3. Freshly roasted chicken stays warm for quite a while, but you can cover it with a piece of foil to further extend it while you sear the baby vegetables to serve alongside.

A whole chicken can easily feed a crowd, making it a great dish to serve for a holiday, special occasion, or family dinner. Even if your gathering is on the smaller side, a roasted chicken makes for delicious leftovers. You can also roast up extra vegetables or serve it with a sweet spring salad.

Whole Roasted Chicken with Baby Vegetables

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  • 1 5- pound whole Harry & David chicken (thawed)
  • 1 whole lemon
  • 1 tablespoon salt
  • ½ tablespoon freshly ground black pepper
  • ¼ cup olive oil

For the honey balsamic glaze:

  • 4 tablespoons balsamic vinegar
  • 3 tablespoons honey
  • 1 tablespoon olive oil
  • ½ teaspoon salt
  • ½ teaspoon freshly ground black pepper
  • 2 sprigs fresh rosemary

For the baby vegetables:

  • 1 pound Harry & David mixed baby vegetables (your choice — I used green beans, baby squash, and radishes)
  • 2 tablespoons butter
  • 2 ½ teaspoons kosher salt (divided)
  • ¼ teaspoon freshly ground black pepper


  • Place the chicken on the counter to come to room temperature for 30 minutes.
  • Preheat the oven to 425° F and ensure a rack is in the center position. Have ready a roasting pan, or you can approximate a roasting pan by lining a 9”x13” pan with celery stalks on the bottom.
  • Rinse and dry the chicken very well. Remove the giblets.
  • Place the chicken in the pan, and then squeeze the juice from the lemon all over the skin of the chicken. Place the spent lemon pieces inside the cavity.
  • Evenly sprinkle a tablespoon of salt over all sides of the bird, including inside the cavity. Repeat with the pepper.
  • Rub the olive oil all over the bird.
  • Place the chicken in the oven and set the timer for 35 minutes.
  • Meanwhile, make the honey balsamic glaze: whisk together all ingredients in a small bowl and set aside. Pour off 2 tablespoons of the glaze to use for the vegetables.
  • After 35 minutes, take the chicken out and brush the glaze on top. Return the chicken to the oven and set the timer again for 35 minutes. About 15 minutes before the timer goes off, check on the chicken. If the skin is golden brown and delicious, go ahead and cover the chicken with foil while it finishes cooking. This way, the meat continues to cook to the right temperature, but the chicken won’t get too dark.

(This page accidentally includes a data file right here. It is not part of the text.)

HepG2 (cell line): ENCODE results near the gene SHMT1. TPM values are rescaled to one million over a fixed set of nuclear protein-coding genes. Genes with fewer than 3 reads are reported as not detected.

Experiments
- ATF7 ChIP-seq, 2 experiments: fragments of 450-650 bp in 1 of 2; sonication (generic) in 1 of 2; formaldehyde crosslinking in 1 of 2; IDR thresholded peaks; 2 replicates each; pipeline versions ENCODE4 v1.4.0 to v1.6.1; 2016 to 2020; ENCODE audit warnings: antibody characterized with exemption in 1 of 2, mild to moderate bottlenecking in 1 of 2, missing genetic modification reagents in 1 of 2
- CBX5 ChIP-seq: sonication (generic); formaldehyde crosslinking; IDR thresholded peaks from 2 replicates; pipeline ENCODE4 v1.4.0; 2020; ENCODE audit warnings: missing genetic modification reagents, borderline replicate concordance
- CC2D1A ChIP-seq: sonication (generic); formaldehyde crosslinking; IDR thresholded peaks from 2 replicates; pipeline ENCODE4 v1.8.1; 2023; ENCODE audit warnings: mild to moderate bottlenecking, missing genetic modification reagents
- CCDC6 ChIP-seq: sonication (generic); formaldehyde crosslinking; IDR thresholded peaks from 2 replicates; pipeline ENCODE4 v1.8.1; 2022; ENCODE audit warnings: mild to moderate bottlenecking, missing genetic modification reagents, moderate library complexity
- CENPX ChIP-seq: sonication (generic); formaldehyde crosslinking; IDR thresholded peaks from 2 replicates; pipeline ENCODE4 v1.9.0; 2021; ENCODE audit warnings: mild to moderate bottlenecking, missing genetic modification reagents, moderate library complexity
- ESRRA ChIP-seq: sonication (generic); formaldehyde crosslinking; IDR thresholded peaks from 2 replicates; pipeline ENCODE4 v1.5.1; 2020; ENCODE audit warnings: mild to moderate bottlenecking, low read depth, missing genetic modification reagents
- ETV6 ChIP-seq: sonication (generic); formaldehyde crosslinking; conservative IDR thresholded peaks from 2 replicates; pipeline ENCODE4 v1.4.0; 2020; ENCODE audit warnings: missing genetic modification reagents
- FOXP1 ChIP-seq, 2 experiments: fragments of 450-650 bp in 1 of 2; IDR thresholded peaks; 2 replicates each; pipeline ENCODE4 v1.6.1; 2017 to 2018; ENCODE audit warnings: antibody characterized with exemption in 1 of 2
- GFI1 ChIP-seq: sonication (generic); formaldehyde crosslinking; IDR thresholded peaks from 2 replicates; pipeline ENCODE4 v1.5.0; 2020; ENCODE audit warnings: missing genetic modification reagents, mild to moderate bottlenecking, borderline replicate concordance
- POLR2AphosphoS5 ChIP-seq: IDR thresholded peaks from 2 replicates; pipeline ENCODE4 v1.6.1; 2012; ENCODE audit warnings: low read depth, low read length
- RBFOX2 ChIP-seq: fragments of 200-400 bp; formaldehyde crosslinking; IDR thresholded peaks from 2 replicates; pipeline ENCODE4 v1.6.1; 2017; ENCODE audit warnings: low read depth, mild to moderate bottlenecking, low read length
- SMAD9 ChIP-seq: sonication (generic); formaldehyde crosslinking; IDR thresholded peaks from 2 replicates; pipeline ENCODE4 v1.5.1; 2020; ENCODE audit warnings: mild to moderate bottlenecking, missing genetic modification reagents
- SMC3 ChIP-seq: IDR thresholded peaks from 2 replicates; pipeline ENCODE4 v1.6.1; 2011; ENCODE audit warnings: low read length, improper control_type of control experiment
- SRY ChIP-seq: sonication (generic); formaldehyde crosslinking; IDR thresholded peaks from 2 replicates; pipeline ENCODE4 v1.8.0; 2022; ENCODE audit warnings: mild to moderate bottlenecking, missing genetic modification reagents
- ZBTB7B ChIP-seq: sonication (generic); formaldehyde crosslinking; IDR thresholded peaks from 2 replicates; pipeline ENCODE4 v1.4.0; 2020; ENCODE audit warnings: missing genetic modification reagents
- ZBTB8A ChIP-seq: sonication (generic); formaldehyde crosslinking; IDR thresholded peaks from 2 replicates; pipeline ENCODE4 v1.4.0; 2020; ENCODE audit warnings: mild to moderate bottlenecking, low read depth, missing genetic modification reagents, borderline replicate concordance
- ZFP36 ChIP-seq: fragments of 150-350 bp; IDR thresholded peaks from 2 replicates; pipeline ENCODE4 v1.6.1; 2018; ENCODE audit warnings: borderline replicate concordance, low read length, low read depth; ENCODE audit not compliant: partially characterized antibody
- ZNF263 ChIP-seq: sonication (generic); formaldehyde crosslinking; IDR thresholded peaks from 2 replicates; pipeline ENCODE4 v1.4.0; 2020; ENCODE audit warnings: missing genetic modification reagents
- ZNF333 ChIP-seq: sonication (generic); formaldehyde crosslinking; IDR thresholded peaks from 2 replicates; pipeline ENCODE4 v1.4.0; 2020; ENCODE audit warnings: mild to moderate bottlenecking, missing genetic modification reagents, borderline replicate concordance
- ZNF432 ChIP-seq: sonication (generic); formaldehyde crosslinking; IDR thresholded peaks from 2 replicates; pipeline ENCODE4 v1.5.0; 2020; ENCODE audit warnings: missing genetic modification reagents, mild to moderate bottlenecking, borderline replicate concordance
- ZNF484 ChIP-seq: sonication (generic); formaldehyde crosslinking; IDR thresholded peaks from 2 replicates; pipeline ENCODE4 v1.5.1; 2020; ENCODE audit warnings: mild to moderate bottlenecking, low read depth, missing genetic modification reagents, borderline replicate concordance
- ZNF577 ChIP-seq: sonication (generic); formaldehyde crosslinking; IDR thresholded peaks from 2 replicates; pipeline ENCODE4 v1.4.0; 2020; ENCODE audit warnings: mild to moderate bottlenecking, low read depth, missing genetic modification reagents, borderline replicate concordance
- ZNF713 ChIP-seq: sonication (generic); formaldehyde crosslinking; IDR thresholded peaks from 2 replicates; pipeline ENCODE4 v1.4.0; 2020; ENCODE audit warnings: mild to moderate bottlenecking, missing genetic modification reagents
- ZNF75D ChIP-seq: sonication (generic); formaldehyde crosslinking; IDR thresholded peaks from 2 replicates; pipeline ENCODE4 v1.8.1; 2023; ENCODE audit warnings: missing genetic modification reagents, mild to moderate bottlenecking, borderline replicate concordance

• When the timer goes off, test the chicken with a meat thermometer in the thickest part of the thigh (but don’t let it rest on a bone). The temperature you’re looking for is 160° F. Remove the chicken from the oven at this point and place it on a wire rack to cool. The temperature will continue to climb and hit 165° about 5 minutes after its been out of the oven.
  • While the chicken rests, make the baby vegetables. Bring a large pot of water to a boil. Add one teaspoon of salt when it’s boiling.
  • Add the vegetables to the boiling water, stir, and let them cook for about 2 minutes. Remove the vegetables from the hot water by pouring them into a strainer.
  • Melt the butter in a skillet. When the butter is sizzling, add the vegetables and give them a quick sauté. Stir them often and cook for 3-5 minutes. Sprinkle in the remaining 1/2 teaspoon of salt and freshly ground black pepper. Finally, stir in the reserved honey balsamic glaze and cook another minute to reduce.
  • Serve the chicken whole with the baby vegetables on the side. Carve it table-side for your guests.
Tried this recipe? Snap a pic and share.Mention @harryanddavid or tag #sharemore!

Christina Lane is a 4x cookbook author and blogger at Dessert for Two. She writes about cooking for two, and specializes in small batch desserts and dinners for two.